Bare Probe Temperature Test

3 10 2012

I’ve completed a preliminary temperature test with the probe I made on the solar cooker today. All went fairly well, up until the point that I got bitten by a green ant in between my toes during one of the measurements. This resulted in me accidentally pulling the probe off of the cooking rack and, hence, ending the experiment prematurely. I did get good results none the less.

Bare probe on the cooking rack

One thing that I did note is that the wind had a big effect on my temperature readings. As can be seen in the data plot below, whenever a small breeze came up, the temperature would drop dramatically.

Graph of temperature readings during the test.

This makes me want to redo the experiment with the probe inside a glass jar, with possibly a slight vacuum applied. This way I can get some more accurate results and some more extreme temperatures if I apply a vacuum.

Bare Probe Test Data

As mentioned during the post on building the probe, I think that the temperature readings I am getting are lower then the actual temperature because of the exposed bit of the probe. Before the experiment was brought to a premature end by the ant bite, I was planning on using a pair of pliers to see if I could pull the probe from the graphite straight after removing it from the cooker. Since solder melts at approximately 190 degrees C, if the probe pulled out I would know instantly that the measurements were off. Why I think it may be that far out is because, directly after inserting the probe into the graphite during construction, I had a reading on my multimeter of approximately 140 to 150 degrees C. This is a far cry from the > 190 degrees I was expecting. However, I did not preheat the probe before I put it in so that could also result in the lower reading.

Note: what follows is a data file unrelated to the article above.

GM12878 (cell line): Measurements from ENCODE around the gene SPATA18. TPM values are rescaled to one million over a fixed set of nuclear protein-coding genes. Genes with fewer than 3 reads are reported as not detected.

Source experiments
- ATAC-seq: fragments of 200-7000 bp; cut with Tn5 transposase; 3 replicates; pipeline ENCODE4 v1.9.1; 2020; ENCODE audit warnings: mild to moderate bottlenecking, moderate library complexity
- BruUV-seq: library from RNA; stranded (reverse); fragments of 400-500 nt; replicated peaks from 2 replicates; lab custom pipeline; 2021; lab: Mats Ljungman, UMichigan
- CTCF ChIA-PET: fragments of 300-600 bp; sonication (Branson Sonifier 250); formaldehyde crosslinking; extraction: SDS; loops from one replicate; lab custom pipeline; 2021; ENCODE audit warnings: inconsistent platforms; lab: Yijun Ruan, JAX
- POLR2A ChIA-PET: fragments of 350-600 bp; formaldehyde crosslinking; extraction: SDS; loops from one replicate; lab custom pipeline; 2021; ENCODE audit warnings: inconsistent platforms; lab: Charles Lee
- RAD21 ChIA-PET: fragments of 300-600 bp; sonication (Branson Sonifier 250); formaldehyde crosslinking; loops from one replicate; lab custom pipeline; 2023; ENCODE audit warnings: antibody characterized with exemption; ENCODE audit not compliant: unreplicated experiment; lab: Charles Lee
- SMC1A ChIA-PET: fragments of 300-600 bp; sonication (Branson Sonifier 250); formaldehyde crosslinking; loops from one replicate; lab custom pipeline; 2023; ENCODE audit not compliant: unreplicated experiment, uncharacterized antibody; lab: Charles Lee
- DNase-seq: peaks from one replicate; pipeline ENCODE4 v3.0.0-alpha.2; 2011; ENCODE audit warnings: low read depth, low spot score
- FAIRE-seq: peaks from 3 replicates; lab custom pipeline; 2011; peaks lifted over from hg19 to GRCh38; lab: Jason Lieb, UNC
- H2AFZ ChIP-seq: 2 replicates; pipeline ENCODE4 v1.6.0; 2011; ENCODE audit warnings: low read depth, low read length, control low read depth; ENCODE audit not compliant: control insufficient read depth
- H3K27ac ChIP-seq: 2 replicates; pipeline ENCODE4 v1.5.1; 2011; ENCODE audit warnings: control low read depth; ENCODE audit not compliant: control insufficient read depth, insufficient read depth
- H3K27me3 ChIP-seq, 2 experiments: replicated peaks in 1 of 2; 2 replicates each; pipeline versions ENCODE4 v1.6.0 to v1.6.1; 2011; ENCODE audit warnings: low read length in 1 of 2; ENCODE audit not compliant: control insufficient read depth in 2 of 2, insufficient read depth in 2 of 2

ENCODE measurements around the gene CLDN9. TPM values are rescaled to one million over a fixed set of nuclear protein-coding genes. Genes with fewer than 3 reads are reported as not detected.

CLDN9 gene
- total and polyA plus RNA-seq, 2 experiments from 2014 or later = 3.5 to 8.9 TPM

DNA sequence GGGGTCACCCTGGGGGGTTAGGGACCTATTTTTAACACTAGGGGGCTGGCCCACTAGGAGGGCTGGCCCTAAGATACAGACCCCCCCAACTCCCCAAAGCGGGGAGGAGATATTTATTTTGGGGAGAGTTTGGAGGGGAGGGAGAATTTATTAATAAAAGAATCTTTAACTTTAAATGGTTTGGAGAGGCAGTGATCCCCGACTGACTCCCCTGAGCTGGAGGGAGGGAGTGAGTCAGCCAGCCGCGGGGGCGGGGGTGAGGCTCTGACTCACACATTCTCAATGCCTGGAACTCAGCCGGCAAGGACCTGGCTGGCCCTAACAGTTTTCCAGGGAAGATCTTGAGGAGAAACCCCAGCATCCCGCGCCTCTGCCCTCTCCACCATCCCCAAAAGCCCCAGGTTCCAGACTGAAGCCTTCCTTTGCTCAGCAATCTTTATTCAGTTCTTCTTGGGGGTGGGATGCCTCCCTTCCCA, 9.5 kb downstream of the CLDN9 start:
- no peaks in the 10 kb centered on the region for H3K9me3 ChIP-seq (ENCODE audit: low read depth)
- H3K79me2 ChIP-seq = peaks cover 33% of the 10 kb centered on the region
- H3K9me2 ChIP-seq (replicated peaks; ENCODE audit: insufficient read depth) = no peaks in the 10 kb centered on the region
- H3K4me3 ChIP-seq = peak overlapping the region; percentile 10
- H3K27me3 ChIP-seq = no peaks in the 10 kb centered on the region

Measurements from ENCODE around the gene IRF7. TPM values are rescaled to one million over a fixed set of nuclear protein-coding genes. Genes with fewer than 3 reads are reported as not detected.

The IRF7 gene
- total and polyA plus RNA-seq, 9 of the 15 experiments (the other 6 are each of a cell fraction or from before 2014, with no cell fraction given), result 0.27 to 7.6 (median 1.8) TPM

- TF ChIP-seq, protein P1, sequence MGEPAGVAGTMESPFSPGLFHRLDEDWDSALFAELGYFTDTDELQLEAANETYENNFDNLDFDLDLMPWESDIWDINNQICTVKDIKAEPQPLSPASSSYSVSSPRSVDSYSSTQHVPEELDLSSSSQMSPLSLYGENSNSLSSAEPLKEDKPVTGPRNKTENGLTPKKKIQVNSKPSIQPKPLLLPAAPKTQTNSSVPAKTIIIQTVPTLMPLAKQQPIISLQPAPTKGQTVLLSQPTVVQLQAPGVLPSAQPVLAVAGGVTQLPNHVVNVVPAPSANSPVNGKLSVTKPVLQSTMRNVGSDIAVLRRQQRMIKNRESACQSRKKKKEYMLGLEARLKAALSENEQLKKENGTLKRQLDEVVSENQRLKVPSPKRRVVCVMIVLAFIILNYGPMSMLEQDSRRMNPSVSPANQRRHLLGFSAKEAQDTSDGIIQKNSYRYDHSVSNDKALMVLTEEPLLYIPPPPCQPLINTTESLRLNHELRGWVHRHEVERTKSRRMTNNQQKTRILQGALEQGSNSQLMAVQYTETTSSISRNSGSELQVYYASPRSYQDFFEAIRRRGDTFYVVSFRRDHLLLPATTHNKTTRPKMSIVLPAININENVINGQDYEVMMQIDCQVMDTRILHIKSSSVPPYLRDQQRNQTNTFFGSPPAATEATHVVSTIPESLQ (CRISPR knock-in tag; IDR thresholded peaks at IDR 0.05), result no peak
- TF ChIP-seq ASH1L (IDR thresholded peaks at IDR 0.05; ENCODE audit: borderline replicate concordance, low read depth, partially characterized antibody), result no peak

Anyway, I am pretty happy with these results, considering the wind factor. I may revisit these tests at a later date, but for now at least, I am going to refocus my energy onto my two major projects (the recumbent bicycle and high altitude balloon).


Maximum Temperature Test Probe

2 10 2012

Today I’ve been working on a graphite probe to test the maximum temperature that I can achieve with the solar cooker I made. I went with graphite because it is black and it can handle extremely high temperatures without melting or breaking down. To make the probe I have used some graphite sticks I got from an art supply store and a high temperature thermocouple probe for my multimeter that I got from work.

Drawing graphite and double sided foam tape. The tape is used to hold the graphite in the vice on my drill press.

The specifications of the probe say that it is very accurate when measuring the temperature of a gas or a liquid. Since I am measuring the temperature of a solid, I decided to drill a hole into the graphite, fill it with solder, then insert the probe into it. This way the solder will melt and give accurate readings. I am hoping that I will still get some accuracy when the solder is still solid.